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Pepsi or Coke? The Latest on COLA in California

September 14, 2012 (6 min read)
When a workers’ compensation practitioner talks about the appropriate COLA, he is usually not discussing his favorite soft drink! Rather, Labor Code Section 4659(c) indicates that certain awards of permanent disability shall be increased annually by something called the State Average Weekly Wage (SAWW). The SAWW is a figure published by the State of California to reflect how much wages increased during the prior year. This SAWW figure in turn serves as a cost of living adjustment (COLA) when paying these permanent disability awards.
There has been a great deal of uncertainty over the last several years as to how to determine the present value of the future SAWW adjustments. The difficulty of determining a present value for these future SAWW increases is that the actual amount of the future SAWW increases is simply unknown.
If we assume that these future increases will be at a 5% annual rate, and the SAWW increases only by a 3% rate in a given year, the practical effect of using too high of an SAWW is that the attorney’s fee will be based on a present value that is too high. In other words, applicant’s stream of benefits will be reduced more than they should be. The problem becomes even more significant when the compounding nature of the SAWW is taken into consideration. Once the 5% is assumed to be the SAWW for a given year, the following year’s SAWW is calculated based on the prior year’s increase. Thus, if that prior year’s actual SAWW is lower than that assumed, the error is carried forward.
A recent panel of commissioners with the Workers’ Compensation Appeals Board addressed the question of what average future SAWW increase should be assumed when reducing future COLA payments to a present value. In Anderson v. Jaguar/Land Rover of Ventura, 2012 Cal. Wrk. Comp. P.D. LEXIS --, the Workers’ Compensation Administrative Law Judge (WCJ) assumed a 4.6% COLA in calculating the present value of the permanent disability when calculating the attorney’s fees. Defendant filed a petition for reconsideration arguing that a 4.6 SAWW is “speculative, too high and not in applicant’s best interests”.
In addressing defendant’s petition, the commissioners first acknowledged that since Labor Code Section 4659(c) became effective, the Disability Evaluation Unit (DEU) has assumed a COLA of 4.6%. This assumed 4.6% was based on the prior DEU manager’s analysis of the SAWW over the prior 50 years. In the absence of a specific request by a WCJ or one of the parties, the commissioners noted, that would be the COLA that would be assumed by the DEU in calculating the present value of these awards. The commissioners further acknowledged the numerous prior decisions of the WCAB where the use of the 4.6% COLA has been endorsed.
This is where the Anderson case gets very interesting. The panel then stated that despite these prior cases finding the 4.6% to be “rational and reasonable”, no regulation or statute has actually established that figure. That figure, the panel emphasized, only came into existence “as a result of an effort by the DEU to informally establish a reasonable estimated average of future COLA that can be used state-wide in permanent total disability and life pension cases without delaying resolution of those cases, and without flooding the WCAB with litigation over the issue”.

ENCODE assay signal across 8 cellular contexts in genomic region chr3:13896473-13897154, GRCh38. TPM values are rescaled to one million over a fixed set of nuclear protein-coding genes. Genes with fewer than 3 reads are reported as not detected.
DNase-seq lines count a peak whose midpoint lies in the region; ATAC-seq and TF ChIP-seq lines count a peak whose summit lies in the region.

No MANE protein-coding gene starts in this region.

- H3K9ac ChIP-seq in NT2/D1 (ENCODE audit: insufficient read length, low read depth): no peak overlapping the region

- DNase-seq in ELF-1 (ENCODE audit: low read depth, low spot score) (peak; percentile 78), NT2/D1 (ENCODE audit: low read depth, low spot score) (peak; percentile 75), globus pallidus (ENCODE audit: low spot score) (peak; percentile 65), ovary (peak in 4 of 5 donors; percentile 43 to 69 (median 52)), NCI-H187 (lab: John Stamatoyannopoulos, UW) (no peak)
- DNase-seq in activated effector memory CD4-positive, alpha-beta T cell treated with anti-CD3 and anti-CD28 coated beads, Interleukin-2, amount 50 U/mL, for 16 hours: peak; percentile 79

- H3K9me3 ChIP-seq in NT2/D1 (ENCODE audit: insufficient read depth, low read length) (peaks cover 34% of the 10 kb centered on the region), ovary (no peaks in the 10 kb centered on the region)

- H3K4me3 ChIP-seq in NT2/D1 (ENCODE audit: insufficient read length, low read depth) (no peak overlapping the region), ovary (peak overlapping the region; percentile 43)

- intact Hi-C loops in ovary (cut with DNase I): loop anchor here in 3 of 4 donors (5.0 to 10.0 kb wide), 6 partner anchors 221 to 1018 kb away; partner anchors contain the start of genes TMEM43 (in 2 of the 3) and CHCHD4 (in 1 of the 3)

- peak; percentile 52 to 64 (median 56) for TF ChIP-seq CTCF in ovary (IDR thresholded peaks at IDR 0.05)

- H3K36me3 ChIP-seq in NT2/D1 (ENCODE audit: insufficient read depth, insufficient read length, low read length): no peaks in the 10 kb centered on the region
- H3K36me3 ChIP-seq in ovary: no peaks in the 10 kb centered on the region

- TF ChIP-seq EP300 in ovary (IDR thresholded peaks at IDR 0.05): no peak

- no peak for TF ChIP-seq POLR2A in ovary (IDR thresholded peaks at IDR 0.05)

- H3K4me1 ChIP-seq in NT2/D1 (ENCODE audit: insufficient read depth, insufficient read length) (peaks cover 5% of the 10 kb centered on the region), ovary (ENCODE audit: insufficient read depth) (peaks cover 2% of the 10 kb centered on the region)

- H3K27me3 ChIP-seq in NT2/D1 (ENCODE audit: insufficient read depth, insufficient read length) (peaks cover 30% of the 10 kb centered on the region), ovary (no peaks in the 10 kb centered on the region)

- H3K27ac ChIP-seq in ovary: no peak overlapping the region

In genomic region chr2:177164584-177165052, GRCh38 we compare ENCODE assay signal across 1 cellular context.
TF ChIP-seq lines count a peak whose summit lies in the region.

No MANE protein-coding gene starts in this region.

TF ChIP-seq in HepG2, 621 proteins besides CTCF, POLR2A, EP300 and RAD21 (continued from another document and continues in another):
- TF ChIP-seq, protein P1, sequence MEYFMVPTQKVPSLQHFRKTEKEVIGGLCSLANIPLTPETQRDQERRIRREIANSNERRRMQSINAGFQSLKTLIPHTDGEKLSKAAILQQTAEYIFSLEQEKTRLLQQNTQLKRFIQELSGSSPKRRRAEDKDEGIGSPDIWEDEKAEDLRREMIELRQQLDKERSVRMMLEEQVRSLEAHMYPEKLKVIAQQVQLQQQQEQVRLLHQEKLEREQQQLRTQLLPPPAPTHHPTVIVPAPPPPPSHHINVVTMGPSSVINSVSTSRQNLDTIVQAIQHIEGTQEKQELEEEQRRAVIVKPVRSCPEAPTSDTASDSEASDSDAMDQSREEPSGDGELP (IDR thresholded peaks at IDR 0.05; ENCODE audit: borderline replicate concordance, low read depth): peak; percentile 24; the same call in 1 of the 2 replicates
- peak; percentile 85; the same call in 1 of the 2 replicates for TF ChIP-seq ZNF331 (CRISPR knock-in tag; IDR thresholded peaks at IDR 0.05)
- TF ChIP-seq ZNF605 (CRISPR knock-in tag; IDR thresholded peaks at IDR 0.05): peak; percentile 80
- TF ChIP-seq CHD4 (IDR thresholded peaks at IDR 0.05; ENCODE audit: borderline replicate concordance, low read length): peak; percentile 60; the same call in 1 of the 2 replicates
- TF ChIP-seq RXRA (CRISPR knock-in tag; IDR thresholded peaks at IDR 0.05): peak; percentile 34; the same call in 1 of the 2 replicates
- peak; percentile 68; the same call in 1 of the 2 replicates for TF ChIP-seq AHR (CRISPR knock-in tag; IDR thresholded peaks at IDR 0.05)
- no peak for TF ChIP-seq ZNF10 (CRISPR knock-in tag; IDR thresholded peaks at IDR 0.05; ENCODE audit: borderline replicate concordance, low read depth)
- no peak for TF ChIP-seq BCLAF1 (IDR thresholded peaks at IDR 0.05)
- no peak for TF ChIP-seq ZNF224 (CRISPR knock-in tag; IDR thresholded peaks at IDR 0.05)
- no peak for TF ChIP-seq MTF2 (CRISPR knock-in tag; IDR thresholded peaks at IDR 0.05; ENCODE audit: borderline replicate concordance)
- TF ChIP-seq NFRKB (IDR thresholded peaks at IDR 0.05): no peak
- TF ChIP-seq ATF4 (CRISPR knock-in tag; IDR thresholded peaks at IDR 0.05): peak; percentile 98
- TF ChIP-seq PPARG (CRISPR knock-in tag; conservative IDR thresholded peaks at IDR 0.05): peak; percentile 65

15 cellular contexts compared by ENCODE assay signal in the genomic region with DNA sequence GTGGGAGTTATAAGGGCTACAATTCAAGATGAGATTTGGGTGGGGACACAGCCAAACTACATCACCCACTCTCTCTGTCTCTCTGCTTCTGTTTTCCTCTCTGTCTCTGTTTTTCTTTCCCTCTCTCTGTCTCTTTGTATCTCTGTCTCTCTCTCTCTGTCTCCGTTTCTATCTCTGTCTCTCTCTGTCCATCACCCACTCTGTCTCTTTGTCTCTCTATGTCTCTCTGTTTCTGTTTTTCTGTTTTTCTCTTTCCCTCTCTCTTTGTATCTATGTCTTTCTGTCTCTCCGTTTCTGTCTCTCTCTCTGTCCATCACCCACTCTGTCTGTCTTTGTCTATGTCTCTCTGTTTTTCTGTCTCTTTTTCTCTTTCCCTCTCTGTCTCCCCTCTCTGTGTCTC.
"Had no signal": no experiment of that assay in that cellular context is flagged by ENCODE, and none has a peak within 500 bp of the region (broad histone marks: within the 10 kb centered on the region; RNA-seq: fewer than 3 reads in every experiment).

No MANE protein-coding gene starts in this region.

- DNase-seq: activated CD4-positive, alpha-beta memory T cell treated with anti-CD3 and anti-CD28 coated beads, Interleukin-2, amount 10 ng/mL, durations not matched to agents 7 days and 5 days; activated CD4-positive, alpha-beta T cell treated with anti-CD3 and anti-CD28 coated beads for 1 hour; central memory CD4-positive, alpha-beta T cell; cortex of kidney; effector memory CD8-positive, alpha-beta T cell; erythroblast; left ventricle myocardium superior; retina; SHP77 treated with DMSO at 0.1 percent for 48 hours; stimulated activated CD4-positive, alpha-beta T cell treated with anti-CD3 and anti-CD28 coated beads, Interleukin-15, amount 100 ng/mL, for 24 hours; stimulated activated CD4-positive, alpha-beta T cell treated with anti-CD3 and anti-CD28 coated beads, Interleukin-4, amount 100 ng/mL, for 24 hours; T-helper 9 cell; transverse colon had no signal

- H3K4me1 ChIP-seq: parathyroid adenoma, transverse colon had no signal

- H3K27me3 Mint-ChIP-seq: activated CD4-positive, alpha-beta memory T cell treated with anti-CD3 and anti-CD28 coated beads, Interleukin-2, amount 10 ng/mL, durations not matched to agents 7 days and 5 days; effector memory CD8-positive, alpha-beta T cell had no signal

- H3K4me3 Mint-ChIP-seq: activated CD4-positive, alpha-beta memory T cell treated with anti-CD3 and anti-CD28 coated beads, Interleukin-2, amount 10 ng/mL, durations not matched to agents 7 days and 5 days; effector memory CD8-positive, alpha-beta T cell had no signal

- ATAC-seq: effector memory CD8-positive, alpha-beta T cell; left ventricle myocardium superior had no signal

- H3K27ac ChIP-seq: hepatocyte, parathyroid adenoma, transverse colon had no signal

While, the commissioners noted, these goals are “laudable”, they should not be the only factors considered when determining anticipated future increases in the SAWW. The commissioners then stated:
The 4.6% average future COLA used in this case is predicated on the assumption that the average annual increase in the SAWW over the preceding 50 years fairly reflects the rate of future increases. However, the percentage increase in the SAWW has almost uniformly been less than 4.6% during the seven years from 2004 to 2011. The only year during that span in which the SAWW increased by more than 4.6% was 2007, which saw a 4.96% increase. However, the percentage increases of the SAWW for the years 2005, 2006, 2008, 2009, and 2010 were, respectively, 1.97%, 4.01%, 3.93%, 4.55%, and 2.99%. Moreover, the years 2004 and 2011 had no increase in the SAWW. Thus, the average increase over that span of time is less than 4.6%.
The commissioners concluded that based on what has occurred over these recent years, and in light of the current economic conditions, the average future SAWW will likely be less than 4.6%. Consequently, the commissioners refused to adopt the 4.6% figure. In fact, after considering the issue, the panel in Anderson concluded that an assumed future SAWW of 3% placed more of the economic risk of hyperinflation on the attorney, instead of the injured worker, and should instead be used.
If you missed it, what the commissioners said in Anderson is that they no longer think that an assumed 4.6% average future SAWW reflects current economic conditions. The panel explicitly indicated that it was more comfortable, as a result of its own economic analysis, of using a 3% COLA. Many in the workers’ compensation community had assumed that the dispute over the appropriate COLA would involve economists battling it out in the courtrooms of the local district offices. Leaving aside the question of whether the commissioners should be engaged in dime store economics, the workers’ compensation practitioner would be well advised to assume that some of the present commissioners, particularly the newest commissioner, do not feel that the previously assumed 4.6% is reasonable.
© Copyright 2012 LexisNexis. All rights reserved. This case summary will appear in a forthcoming issue of the California WCAB Noteworthy Panel Decisions Reporter (LexisNexis).



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